Home Equity Finance and Business Loans

Alex Parsons Alex Parsons | Secured Loan Expert

Growth Business contributor and business finance expert Conrad Ford was recently asked by a reader whether home ownership was required to get a business loan. It is a question many of our readers have asked as well. We will not answer that particular question here (perhaps we'll do it in a later post) but Ford's response is very helpful in understanding something else our readers are interested in: home equity finance and business loans.

Ford's question was facilitated by an individual being asked about home ownership during the loan application process. He wanted to know why the question was asked, and why it was pertinent to getting a business loan. Ford explained that there are two possible reasons.

Reason #1: Using Home Equity as Security

One reason a lender might ask about home ownership is that equity can be used as security for a personal loan. In other words, business owners can get personal loans to fund a start-up or expand an existing business. Those who own property essentially have a very valuable form of security tied up in their equity. That equity can be released for the purposes of borrowing

Let's say you're interested in starting a new IT consulting business. Getting a standard business loan may be difficult inasmuch as your company has not yet been established. But if you own a home, you should still be able to borrow what you need through a home equity finance product. You offer the equity in your home as security for a personal loan that will provide the cash you need for your start-up

Reason #2: Getting to Know the People Behind the Business

Ford explained that the second reason a lender might ask about home ownership is to get to know the people behind the business in question. This reason usually applies to situations where businesses are asking to borrow rather than individuals. So this isn't a personal loan scenario like that which we described in the previous example.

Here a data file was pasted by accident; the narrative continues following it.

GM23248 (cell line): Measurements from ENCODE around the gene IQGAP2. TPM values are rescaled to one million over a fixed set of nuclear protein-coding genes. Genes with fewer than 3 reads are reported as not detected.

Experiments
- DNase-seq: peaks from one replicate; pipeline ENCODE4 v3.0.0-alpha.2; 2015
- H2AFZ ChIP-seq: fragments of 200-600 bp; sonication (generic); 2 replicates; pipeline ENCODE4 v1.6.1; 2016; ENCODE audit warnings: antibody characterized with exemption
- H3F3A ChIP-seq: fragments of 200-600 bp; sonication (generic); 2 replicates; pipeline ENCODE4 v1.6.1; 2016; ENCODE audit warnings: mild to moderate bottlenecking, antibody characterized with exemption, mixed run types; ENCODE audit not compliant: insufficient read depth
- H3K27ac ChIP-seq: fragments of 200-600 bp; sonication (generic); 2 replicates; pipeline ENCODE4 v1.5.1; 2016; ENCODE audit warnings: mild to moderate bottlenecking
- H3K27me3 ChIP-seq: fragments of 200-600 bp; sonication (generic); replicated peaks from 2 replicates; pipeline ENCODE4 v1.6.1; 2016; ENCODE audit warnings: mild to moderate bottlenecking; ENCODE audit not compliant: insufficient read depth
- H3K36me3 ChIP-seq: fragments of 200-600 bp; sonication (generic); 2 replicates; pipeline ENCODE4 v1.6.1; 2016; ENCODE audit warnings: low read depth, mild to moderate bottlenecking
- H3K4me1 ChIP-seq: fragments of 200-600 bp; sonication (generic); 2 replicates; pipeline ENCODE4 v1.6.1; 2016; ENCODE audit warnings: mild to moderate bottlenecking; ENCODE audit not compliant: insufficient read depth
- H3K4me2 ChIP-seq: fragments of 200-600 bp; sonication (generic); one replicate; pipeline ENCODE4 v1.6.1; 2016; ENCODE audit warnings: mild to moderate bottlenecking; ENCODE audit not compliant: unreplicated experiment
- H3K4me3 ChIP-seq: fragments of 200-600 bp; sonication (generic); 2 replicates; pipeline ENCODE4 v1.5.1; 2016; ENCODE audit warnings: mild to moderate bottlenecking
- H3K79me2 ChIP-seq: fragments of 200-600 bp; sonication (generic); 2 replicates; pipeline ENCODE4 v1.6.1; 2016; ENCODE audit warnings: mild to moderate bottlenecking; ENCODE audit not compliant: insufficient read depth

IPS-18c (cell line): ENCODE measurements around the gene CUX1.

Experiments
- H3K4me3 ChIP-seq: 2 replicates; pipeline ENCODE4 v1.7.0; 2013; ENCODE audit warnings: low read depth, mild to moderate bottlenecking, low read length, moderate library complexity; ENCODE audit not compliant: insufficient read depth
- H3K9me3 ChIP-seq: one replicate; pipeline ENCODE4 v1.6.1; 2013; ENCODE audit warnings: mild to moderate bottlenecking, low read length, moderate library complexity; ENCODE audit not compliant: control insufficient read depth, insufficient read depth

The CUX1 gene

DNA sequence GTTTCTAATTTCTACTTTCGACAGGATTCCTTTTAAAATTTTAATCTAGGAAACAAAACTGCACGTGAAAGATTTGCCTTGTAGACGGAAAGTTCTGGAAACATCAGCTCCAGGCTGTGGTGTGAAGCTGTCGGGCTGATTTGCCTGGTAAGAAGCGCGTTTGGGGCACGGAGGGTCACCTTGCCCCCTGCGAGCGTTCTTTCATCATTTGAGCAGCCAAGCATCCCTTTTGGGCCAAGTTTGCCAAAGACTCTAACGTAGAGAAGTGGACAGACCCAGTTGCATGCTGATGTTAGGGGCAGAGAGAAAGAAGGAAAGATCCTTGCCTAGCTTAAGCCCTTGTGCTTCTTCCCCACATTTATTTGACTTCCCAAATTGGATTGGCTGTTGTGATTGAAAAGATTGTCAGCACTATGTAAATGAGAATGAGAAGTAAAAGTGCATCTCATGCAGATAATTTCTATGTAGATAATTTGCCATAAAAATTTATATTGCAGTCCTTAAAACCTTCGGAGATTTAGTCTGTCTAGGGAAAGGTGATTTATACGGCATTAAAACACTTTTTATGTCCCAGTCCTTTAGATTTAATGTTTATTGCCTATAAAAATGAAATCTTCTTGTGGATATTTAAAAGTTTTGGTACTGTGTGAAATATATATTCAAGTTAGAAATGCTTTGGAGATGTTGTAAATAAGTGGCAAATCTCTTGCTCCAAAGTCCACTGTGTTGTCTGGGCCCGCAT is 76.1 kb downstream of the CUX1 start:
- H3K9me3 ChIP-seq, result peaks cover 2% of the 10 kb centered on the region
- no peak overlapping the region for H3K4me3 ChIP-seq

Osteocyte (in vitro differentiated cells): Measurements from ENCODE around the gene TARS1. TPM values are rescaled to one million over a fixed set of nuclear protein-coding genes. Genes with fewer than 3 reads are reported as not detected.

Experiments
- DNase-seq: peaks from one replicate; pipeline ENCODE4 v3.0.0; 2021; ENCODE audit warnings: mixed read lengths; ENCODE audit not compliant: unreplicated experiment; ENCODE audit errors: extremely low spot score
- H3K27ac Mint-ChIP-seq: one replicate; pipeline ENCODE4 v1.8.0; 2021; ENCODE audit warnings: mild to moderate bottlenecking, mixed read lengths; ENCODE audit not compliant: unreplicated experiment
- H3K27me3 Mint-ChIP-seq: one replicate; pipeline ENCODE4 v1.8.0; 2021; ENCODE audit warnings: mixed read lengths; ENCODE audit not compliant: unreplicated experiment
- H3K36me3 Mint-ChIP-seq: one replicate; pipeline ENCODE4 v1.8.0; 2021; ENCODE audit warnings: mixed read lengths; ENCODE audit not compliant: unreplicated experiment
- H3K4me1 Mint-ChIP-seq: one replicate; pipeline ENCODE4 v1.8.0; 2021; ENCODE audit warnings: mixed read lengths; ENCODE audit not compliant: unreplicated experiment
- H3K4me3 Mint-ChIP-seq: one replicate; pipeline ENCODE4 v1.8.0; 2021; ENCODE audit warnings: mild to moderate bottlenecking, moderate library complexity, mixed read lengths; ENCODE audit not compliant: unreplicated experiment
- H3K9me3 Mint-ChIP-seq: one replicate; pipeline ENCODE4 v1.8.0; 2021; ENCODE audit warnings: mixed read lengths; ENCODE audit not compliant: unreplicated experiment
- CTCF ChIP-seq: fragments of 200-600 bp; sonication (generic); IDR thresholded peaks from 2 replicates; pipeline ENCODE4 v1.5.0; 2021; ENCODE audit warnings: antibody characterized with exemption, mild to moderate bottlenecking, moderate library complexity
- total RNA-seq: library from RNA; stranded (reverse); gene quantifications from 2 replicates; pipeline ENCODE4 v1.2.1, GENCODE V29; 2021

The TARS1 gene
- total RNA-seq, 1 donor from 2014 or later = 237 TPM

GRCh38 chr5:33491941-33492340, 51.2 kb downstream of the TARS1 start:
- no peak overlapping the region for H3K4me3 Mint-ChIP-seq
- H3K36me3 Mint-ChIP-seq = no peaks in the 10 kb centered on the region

A business entity is completely separate from company owners and employees in a legal sense. For example, perhaps you might establish a limited company in the future. As a company director, you bring on additional key players who also act as directors. When you go to borrow, you are borrowing as a company rather than a group of individuals.

The lender may ask about home ownership not because they expect directors to put up equity in their properties as security, but to get a better idea of the kinds of people they are dealing with. Home ownership says a lot about you and your directors. In asking if you own homes, the lender is trying to better understand your view toward financial responsibility.

Equity Finance as a Business Tool

It should be clear to you now why lenders ask about home ownership during the business loan application process. So let's move beyond that to talk about equity finance as a business tool. In previous posts, we have discussed how equity can be used to finance everything from a university education to the purchase of a new car. But your equity is just as powerful for supporting your business.

Think of equity as a revolving line of credit. As long as you have equity and a relatively decent credit rating, you can borrow against your property for just about anything. That's why so many people use home equity finance to obtain personal loans for business purposes. When you do so, you are using your home as a bank to support your company. That's a wise use of valuable equity.


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